Общие испытательные клейма
Лондона и Бирмингема
This number denotes the limits of the bore or gauge size of the weapon (all the examples shown here are of nominal 12 bore/gauge). From 1887 until 1954 fractional sizes were also available as set out in the list of proof sizes attached to this schedule. From 1954 until 1984 the appropriate imperial measurement size was stamped. Between 1984 and 1989 either the imperial measurement size or the metric size were optional alternatives. From 1989 onwards the metric size only was applied. It should be noted that in the case of a 12 bore/gauge gun the .729 classification was amended in 1986 to .728.
|In response to the introduction of choke boring, this marking was introduced in 1875 and used only until 1887. It was intended to signify the respective measurements of the barrel at both the breech and muzzle and indicated that the weapon was unsuitable for use with the ball ammunition available at that time. The two numbers are naturally varied with the respective bore sizes and the degree of choke. It should be remembered that if the barrel being proved did not contain any effective degree of choke boring, these marks were not applied.|
|This mark, the successor to the previous one, was introduced in 1887 to signify that the barrel contained some degree of choking. It was retained until 1954, when it was considered no longer necessary to specifically mark this detail. Where the mark is prefixed with the letter 'R', it signifies that the choke portion of the barrel was additionally rifled.|
|This diamond mark contains the nominal bore or gauge size for which the weapon is chambered and was introduced in 1887 at the same time as the fractional sizes to eliminate confusion. It indicated the actual size of ammunition for which the chamber was bored and, if the letter 'L' was additionally prefixed to the 'C', it indicated that a long chamber for a heavier load was applicable. Subsequently, under the 1954 Rules, the letter was discontinued.|
|The 1887 Rules of Proof were the first ones to take account of the new nitro powders then coming into use. At that stage there was no standardised nitro mark, so the barrel would be stamped with a mark indicating the powder and powder load for which it was suitable for normal use in service. The figures denoted the number of grains of powder for that purpose. This first mark was only used by itself until 1896. The mark, including the words 'Max'm' 'Grs' and 'Shot', was used between 1896 and 1904 when 'Max'm' and 'Shot' were dropped together with the charge/load weights. (The examples shown only refer to Schultze powder.) Similar optional proof for a nominated powder with its weight in grains and projectile with its weight in grains or ounces was available until 1989. Thereafter, it remained available but in grams only.|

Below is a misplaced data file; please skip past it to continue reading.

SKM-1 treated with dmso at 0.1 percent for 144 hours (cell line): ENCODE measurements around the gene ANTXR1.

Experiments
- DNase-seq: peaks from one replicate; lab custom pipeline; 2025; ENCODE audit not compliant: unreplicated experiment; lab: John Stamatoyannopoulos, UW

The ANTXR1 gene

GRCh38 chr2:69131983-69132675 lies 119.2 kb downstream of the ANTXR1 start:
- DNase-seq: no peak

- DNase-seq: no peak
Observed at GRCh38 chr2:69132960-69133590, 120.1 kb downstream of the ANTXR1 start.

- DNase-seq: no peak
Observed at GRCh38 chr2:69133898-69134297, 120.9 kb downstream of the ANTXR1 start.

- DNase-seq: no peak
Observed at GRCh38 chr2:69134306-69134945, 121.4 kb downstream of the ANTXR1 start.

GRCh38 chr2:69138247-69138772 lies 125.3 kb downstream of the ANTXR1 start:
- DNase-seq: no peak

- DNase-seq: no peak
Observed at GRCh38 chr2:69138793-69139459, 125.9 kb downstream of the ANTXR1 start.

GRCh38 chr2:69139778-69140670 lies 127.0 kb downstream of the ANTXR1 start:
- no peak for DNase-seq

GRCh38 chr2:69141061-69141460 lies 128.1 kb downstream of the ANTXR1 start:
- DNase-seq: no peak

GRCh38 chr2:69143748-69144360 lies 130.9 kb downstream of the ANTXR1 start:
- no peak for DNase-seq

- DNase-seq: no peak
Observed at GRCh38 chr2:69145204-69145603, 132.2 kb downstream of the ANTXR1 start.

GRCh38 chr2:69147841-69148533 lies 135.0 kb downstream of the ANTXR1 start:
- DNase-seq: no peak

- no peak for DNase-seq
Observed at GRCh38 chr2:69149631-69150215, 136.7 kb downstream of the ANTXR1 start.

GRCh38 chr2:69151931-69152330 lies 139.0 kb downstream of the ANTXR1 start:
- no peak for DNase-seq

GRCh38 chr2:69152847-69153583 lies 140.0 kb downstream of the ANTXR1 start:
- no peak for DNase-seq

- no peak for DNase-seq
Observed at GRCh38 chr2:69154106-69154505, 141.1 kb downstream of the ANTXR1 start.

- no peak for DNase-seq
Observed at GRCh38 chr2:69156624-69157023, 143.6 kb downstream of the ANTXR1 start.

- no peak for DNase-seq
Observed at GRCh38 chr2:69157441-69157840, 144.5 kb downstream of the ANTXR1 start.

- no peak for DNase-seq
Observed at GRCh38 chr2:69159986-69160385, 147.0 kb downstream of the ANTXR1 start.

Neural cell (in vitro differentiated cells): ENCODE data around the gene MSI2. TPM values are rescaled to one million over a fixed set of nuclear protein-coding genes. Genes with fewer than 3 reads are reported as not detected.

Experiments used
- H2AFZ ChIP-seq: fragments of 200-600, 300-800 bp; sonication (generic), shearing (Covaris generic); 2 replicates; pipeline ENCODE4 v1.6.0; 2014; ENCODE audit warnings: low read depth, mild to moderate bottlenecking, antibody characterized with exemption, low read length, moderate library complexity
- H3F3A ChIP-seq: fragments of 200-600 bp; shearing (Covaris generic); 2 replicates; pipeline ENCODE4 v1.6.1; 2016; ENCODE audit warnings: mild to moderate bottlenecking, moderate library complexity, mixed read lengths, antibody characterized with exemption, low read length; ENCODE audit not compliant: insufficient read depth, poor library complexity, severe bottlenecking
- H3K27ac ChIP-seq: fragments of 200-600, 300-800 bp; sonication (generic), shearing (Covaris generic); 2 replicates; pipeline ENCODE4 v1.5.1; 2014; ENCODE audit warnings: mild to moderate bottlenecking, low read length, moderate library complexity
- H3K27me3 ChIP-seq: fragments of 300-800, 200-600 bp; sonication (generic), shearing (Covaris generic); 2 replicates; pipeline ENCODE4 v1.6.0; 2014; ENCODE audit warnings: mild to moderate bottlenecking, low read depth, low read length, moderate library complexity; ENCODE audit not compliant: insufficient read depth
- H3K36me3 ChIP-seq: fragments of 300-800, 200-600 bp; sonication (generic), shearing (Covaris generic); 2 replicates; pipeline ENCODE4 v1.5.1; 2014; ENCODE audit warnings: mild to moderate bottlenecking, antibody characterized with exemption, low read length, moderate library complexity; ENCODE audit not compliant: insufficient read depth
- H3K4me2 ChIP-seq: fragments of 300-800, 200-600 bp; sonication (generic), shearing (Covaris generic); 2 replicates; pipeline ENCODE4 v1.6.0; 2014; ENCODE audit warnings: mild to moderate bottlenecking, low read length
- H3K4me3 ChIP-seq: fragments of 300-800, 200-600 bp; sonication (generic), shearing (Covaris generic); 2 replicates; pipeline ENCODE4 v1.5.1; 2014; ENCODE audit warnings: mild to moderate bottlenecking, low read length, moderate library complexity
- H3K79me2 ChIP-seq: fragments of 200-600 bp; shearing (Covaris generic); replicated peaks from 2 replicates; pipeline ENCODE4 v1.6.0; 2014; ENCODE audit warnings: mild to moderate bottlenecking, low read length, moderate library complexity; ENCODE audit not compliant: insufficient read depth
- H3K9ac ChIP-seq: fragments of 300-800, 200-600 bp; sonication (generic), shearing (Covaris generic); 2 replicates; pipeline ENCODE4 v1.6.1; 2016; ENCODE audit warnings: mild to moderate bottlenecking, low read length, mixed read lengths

In 1896 this mark for the first time introduced the words 'nitro' proof and was used in conjunction with the maximum service load of shot for which the barrel was proved. In the alternative, the individual nominated powder and powder load was applied together with the service shot load where the barrel was specifically proved with that powder on request. From 1904 to 1925 the word 'Max' and the words 'Shot' and 'Grs' were omitted from the stamping for nominated powder proof (as in 5. above) and the word 'Max' was omitted from the standard nitro marks. The word 'Shot' was retained until 1925. Between 1925 and 1954 just the maximum service shot load was marked followed by 'oz'.
|From 1887 where rifles were intended for use with a larger than normal powder load, for example Express Rifles, this mark would be applied after the calibre was marked. It was used until 1925. From 1904 onwards the weight in grains of the powder and bullet of the maximum service charge were added and also used for non-Express rifles.|
|From 1904 until 1954 this mark was applied to rifled or part rifled barrels intended for use with both shot and ball.|
|From 1925, when it was introduced, until 1989 the chamber length was stamped in inches, but from 1955 onwards it could also optionally be in metric measurement. After 1989 virtually all proof measurements were marked in metric only.|
|From 1984 to 1989, in cases where metric proof was used, the marks indicated a proof rather than a service pressure in kilograms per square centimetre. The first mark was used for standard and the second for magnum proof. The alternative imperial proof marks introduced in 1954 (the example is for 12 bore/gauge) still referred to service or special heavy load service pressure. Only Birmingham applied the additional per " mark to the service pressure and then only until 1984 when they ceased the practice.|
|From 1989 onwards all proof was marked in the metric measurements or Bar and the marking of kilograms per square centimetre was dropped. These examples are for Standard and Special or Magnum Proof.|